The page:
Career and Research Focus
A river that forgets its source, dries up (Yoruba proverb). By application, we should not forget the Yoruba’s past. The question is: What was it like in terms of textile/clothing culture and history? One undertook this study over the years in order to remind us and learn of the past way of life. Consequently, my research focused on Yoruba Textiles and Costume History including the extension of knowledge gained there for fabric and dress creations (i.e art exhibitions). Certain neglected themes on socio-cultural, religious and historical development form the motifs created on dress, textiles and in serigraphy, and these are espoused in the Exhibition Publications. The following areas were covered in Yoruba Textile and Costume History: aesthetic development, political dimension, production development, religious imperatives, methodological expansion and bibliographic study. There are 18 publications on Textile History (10 journals, 4 books chapters, 3 proceedings and 1 technical report) while 7 investigated Costume History (3 journals and 4 book chapters). There were 9 Group Exhibition outings and 2 One-man Exhibitions two of which were organized separately in cooperation with New York State Council of Art and a reputable Art Gallery in New York, USA. The areas covered are summarized as follows:
Man’s universal search for beauty and adornment provides outlet for artistic drive and self expression in clothing. The focus was on five articles. The author’s works elucidate the high level of creativity achieved in Abeokuta adire (paper 35), Yaba prints and weaves (paper 1) while the robust plan for dress embroidery craft development (paper 4) was meant to achieve same. An article shows the achievement of the same height in coiffure (hairstyle) development many centuries back (paper 10). The conducive setting in which the crop of highly talented artists worked seems to have influenced the height achieved. Beautiful body scarification tradition that once provided sensuous personal pleasure and cultural identity in the past has almost eclipsed (paper 31). It concluded that the negative influence of Western civilization was responsible for this situation.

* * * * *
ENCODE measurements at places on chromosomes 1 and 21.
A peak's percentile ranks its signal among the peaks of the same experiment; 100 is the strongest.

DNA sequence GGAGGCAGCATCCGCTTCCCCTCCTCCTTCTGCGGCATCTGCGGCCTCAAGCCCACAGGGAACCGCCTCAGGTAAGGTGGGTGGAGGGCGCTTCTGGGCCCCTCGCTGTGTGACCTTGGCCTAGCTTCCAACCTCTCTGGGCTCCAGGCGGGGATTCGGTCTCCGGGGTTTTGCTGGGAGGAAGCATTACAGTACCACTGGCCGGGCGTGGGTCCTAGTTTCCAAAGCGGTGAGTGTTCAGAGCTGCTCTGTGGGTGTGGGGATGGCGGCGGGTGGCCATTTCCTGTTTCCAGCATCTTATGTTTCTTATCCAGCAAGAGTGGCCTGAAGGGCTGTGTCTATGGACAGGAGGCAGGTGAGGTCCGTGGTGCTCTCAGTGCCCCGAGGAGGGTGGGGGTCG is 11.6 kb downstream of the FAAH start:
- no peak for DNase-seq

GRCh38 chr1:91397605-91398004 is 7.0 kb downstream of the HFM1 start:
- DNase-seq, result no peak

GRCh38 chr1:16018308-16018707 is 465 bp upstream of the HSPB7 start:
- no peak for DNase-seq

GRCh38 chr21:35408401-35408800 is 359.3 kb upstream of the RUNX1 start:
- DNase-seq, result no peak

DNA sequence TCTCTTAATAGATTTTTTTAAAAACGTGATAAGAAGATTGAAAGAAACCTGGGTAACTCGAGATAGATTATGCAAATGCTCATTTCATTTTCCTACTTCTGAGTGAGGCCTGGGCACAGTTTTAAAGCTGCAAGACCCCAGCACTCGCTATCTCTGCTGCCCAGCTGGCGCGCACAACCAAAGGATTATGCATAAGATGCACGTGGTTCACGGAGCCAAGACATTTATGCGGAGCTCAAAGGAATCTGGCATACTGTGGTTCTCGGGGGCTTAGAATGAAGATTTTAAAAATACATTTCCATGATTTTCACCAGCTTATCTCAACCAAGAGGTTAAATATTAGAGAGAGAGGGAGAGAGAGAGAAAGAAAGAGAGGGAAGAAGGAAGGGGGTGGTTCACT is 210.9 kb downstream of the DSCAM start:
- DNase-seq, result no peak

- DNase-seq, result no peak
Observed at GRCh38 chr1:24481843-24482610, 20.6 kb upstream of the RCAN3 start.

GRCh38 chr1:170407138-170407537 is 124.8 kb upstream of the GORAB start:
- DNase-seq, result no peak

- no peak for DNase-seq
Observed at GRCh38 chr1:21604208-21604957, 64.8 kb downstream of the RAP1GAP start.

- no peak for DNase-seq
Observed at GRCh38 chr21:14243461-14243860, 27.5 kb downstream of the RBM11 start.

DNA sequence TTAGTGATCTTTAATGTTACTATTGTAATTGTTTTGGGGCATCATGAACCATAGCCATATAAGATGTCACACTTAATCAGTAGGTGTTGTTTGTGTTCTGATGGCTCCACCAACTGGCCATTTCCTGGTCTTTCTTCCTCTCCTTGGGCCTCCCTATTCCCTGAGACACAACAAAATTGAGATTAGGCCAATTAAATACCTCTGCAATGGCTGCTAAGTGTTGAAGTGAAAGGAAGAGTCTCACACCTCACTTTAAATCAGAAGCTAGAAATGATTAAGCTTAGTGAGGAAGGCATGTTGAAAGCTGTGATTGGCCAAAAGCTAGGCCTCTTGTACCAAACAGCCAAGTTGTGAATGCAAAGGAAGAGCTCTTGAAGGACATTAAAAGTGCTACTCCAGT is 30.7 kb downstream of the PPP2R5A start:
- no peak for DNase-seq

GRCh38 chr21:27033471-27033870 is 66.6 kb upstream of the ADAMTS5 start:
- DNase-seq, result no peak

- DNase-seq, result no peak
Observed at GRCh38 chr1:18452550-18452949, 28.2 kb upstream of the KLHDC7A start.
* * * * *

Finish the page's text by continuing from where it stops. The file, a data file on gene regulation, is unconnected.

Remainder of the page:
The Political Dimensions
In the past, the practice of traditional rulership was not complete until the monarch wore his clothes as symbols for dominating the subjects or asserting rulership. The focus was on certain monarchs and contemporary politicians who used clothing arts as a means of delineating social and political categories from the rest of the society. The works revealed that certain attempts were successful (paper 5) while there were some with mixture of success and failure (paper 3, 7, 29). The studies concluded that the use of clothing arts as political propaganda tools had always met with resistance either from affected members of the public or interested government at the centre. The future use of political cloth might continue to be accepted with mixed feelings.
The theory of universality of culture group traits was questioned using the universality of non-red burial cloth practice among the Yoruba. It was proved wrong because of the non-compliance of Ifa among the Kogi Yoruba who used red shrouds (paper 25). The dress textile symbolism associated with Ero eldership graduation ceremony shows the semi-magical transition from their former social class to the elders’ forum in the society (paper 27); it was discovered that the church might choose to symbolize certain memoirs relating to the church development on dress fabric as commemoratives (paper 11). It was concluded that textile/clothing items expressed various religious ideas.
The growth, decline, eclipse and even total loss of production of certain hitherto unknown Yoruba famous fabrics is elucidated including their adoption by their neighbours (papers 2, 6, 8, 9, 26, 33). It concluded that multifaceted influences (indigenous faith, Islam, Christianity, Western education, etc) affected the situations painted. However a technical paper (paper 36) on a commissioned project by UNDP/SMEDAN might help the case of Adire production growth.
Use of primarily oral traiditions (itan) in reconstructing dress history of the Yoruba who lacked indigenous system of writing, has long been considered very difficult. Using effective synthesis of Yoruba oral history and my understanding of Yoruba textile, dress and art, language and history, I expanded the research methodology for reconstructing certain aspects of dress history. The method is exemplified, namely in the origins and general growth in dress development (papers 12, 28) and the characteristic dress of the elite (e.g national heroes) (paper 32).